What is a kebab? As many of us know it here in the Middle East, it’s small morsels of fatty, unctuous meat that are either strung together on a skewer or shaped around one, before being cooked on an open fire over coals or lowered into a tandoor. This barbecuing technique cooks the meat quickly and to juicy, tender perfection. The Maillard reaction kicks in at this stage too, caramelising the exterior of the meat and producing a somewhat umami flavour that is really what makes the kebab so irresistible.
Every culture has its own kebab, and each is delicious in its own way. In Japan, there are saucy, glazed yakitori; herby souvlaki come straight off the gyros in Greece; and you’ll find spicy, peanut-heavy satay in Thailand. All these versions offer different flavours and complexities, but they’re all united by the same technique made popular by prehistoric man several millennia ago and some nomadic warrior who used his sword to cook a piece of meat.
AL USTAD SPECIAL KEBAB
Near the mouth of Dubai Creek lies Al Ustad Special Kebab, previously called Ostadi, which comes from the Urdu word for “master”. The kebabs at this 46-year-old establishment are seriously good. Go for the tangy chicken and mutton yoghurt kebabs (kabab khas) or the smoky cholo kebab, which is paired with buttery saffron rice studded with sour barberries. Roll up the khubz bread that is served alongside the onion shish kebabs and eat with cool mint yoghurt and chips. Get the mixed kebab platter too, so you can try everything.
THE MEATING ROOM
After Abdul’s secret marinade became wildly popular at backyard barbecue parties, he and two childhood friends Kiev and Jacob came together to start the Meating Room in Al Karama. The focus of the restaurant is the grill, and they do a mean chicken boti kebab (titled Bihari Bhaiya on the menu), which is melt-in-the-mouth soft, no doubt from a long marination. The flavours are distinctly Indian here and the yoghurt and chickpea flour coating clings to every morsel of the chicken. But be warned: they don’t shy away from adding that extra bit of spice to their dishes.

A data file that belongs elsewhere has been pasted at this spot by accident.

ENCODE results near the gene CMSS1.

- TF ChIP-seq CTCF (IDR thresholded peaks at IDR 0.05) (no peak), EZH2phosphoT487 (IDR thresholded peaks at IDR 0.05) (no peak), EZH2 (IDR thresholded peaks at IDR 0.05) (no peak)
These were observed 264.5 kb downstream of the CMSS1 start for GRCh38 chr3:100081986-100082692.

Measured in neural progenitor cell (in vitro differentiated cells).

It’s easy to mess up a shish taook because it is made with chicken breast and overcooking it would immediately result in chewy, rubbery meat. Bait Maryam does justice to this Levantine classic with effortlessly juicy meat that has been marinated in yoghurt and spices. Be sure to also try the Maryam’s Kebab – ground lamb kebabs with cheese and pistachios. The cheese melts into the kebab upon cooking, keeping the interior from drying out, and the pistachios add a bite and mild sweetness.
Perhaps an unlikely addition to this list, Gbemi’s Kitchen serves “urban African soul food” at its new JLT outpost. It is here that I get my first taste of beef suya, which is thin strips of beef tenderloin pressed into a peanut-based spice mix, then threaded onto a skewer and cooked over a fire. The kebab is basted with oil so that both the kebab and the peanut marinade take on an earthy, deeply smoky flavour. It comes to the table served with slivers of raw pink onion and extra suya spice mix sprinkled generously on top. This dish makes a perfect casual snack.
A kebabpci is what you would call a kebab maker in Turkey and the one manning the kitchens at Kaftan has hit the sweet spot when it comes to Turkish adana kebabs of finely minced lamb. The idea is to highlight the flavour of the meat rather than overpower it with seasoning, and the chargrilled adana kebab at Kaftan comes to the table laid out on a piece of bread to catch the juices. It is served with a side of rice and acidic onions, which cut through the richness of the kebab. It is mildly spiced and very tender.